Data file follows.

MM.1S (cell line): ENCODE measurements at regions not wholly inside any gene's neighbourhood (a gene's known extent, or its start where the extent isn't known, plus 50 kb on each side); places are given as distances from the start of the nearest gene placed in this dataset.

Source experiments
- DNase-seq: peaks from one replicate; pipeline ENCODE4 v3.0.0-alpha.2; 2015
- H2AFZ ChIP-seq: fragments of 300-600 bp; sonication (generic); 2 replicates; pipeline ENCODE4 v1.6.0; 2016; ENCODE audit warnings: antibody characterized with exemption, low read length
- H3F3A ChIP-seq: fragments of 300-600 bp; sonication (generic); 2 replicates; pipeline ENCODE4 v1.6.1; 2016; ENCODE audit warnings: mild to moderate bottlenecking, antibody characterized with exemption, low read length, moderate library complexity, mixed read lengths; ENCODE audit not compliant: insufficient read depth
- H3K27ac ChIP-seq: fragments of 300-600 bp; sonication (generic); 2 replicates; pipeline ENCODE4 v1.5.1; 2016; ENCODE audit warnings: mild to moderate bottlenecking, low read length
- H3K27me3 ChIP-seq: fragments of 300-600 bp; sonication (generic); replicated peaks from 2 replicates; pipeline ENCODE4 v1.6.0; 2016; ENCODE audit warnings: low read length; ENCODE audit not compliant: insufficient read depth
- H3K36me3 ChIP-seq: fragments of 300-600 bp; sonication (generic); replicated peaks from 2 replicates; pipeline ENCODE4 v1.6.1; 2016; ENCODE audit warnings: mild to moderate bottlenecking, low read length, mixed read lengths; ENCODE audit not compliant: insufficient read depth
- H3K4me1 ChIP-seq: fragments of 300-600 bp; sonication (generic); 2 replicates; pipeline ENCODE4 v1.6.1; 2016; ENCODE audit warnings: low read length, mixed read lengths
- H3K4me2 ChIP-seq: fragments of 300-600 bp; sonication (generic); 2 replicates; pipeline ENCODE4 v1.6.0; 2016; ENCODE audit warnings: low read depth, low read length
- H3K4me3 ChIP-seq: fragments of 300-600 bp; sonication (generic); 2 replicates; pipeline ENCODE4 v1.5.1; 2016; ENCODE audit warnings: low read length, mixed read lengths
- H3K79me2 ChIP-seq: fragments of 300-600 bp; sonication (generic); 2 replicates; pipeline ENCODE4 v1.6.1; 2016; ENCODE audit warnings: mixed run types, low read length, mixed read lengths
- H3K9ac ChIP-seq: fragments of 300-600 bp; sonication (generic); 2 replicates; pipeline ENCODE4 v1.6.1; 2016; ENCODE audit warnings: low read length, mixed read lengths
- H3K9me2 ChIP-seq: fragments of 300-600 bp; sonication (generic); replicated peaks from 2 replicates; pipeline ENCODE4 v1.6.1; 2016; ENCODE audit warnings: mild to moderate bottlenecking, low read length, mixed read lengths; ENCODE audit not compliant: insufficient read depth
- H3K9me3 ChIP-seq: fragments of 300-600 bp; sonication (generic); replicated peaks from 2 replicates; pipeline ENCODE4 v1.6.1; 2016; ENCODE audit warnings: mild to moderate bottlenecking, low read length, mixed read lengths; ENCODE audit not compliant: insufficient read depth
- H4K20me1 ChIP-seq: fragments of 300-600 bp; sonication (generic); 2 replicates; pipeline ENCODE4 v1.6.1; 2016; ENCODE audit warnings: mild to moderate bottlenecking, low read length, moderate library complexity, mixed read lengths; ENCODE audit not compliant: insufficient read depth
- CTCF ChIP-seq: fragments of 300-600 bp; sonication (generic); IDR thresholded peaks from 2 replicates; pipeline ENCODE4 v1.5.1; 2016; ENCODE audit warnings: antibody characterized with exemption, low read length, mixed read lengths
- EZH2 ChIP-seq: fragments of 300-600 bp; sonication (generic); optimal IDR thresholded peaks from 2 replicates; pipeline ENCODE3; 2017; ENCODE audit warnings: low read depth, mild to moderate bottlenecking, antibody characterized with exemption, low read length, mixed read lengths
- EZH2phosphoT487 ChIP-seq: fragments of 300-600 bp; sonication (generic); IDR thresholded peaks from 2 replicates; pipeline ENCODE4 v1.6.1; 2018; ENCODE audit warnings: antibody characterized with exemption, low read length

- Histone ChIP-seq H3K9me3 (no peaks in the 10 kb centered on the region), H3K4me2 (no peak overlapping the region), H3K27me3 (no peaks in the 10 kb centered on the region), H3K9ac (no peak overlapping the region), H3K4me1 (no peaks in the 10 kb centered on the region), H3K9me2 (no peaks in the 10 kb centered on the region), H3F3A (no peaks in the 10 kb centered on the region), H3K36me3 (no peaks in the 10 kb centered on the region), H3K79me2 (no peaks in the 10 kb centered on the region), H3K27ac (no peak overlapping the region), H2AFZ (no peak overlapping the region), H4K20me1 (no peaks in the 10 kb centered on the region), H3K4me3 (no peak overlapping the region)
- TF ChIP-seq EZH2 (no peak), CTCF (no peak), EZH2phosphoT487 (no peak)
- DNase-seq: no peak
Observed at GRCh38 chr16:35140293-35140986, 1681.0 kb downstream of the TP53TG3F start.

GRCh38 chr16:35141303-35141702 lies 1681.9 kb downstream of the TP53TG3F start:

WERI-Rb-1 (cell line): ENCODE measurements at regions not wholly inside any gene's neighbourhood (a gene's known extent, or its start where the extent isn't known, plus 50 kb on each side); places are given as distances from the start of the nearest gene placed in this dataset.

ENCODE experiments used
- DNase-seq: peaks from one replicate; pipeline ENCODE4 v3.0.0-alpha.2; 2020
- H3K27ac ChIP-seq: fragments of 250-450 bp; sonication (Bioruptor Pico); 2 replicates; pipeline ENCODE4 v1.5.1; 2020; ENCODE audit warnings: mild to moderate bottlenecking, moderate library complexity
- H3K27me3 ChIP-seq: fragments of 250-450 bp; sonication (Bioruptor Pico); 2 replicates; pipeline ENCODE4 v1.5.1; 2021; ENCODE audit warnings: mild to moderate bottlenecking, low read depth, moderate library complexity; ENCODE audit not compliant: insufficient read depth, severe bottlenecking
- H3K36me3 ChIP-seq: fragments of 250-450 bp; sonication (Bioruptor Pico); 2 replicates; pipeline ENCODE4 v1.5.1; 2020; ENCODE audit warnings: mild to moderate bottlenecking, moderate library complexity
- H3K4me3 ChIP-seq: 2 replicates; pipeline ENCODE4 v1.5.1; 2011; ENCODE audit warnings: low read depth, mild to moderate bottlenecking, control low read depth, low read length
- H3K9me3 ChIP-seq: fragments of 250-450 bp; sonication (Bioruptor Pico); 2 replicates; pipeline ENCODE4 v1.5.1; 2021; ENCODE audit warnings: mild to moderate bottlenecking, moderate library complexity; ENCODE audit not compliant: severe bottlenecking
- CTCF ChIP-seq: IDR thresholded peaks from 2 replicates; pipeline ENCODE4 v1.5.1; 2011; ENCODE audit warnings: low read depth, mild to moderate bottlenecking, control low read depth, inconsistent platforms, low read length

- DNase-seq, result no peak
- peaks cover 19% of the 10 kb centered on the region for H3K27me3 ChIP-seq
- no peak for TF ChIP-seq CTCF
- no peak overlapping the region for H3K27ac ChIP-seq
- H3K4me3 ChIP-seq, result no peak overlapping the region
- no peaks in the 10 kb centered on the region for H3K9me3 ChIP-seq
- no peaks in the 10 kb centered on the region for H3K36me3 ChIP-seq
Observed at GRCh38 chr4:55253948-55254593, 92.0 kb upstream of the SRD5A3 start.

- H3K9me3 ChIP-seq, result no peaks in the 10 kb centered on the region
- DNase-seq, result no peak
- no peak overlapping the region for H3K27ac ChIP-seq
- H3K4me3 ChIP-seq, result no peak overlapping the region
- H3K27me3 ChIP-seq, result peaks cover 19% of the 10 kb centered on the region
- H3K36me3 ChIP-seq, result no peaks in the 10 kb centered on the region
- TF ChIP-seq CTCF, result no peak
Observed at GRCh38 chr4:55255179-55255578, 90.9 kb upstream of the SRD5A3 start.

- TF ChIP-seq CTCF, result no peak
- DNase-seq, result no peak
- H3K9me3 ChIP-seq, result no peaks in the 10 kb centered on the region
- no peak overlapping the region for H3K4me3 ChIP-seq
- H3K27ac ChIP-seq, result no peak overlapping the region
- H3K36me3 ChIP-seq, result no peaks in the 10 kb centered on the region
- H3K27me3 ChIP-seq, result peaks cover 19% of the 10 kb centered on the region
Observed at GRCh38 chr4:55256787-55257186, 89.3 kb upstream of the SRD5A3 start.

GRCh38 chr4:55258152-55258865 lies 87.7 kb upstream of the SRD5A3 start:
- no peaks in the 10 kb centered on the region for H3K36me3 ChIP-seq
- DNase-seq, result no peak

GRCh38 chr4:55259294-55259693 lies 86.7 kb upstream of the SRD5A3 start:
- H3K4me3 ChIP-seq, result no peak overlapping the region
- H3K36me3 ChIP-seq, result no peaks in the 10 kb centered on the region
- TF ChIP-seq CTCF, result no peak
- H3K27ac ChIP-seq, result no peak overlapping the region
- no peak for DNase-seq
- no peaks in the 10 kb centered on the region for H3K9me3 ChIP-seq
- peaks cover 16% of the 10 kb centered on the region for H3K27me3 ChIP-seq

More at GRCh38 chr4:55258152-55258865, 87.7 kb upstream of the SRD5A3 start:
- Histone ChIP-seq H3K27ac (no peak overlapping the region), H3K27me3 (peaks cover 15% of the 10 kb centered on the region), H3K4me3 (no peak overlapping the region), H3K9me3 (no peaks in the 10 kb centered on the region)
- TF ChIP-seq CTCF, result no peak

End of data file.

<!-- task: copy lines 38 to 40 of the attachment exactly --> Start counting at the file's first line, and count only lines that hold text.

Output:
- H3K4me3 ChIP-seq, result no peak overlapping the region
- no peaks in the 10 kb centered on the region for H3K9me3 ChIP-seq
- no peaks in the 10 kb centered on the region for H3K36me3 ChIP-seq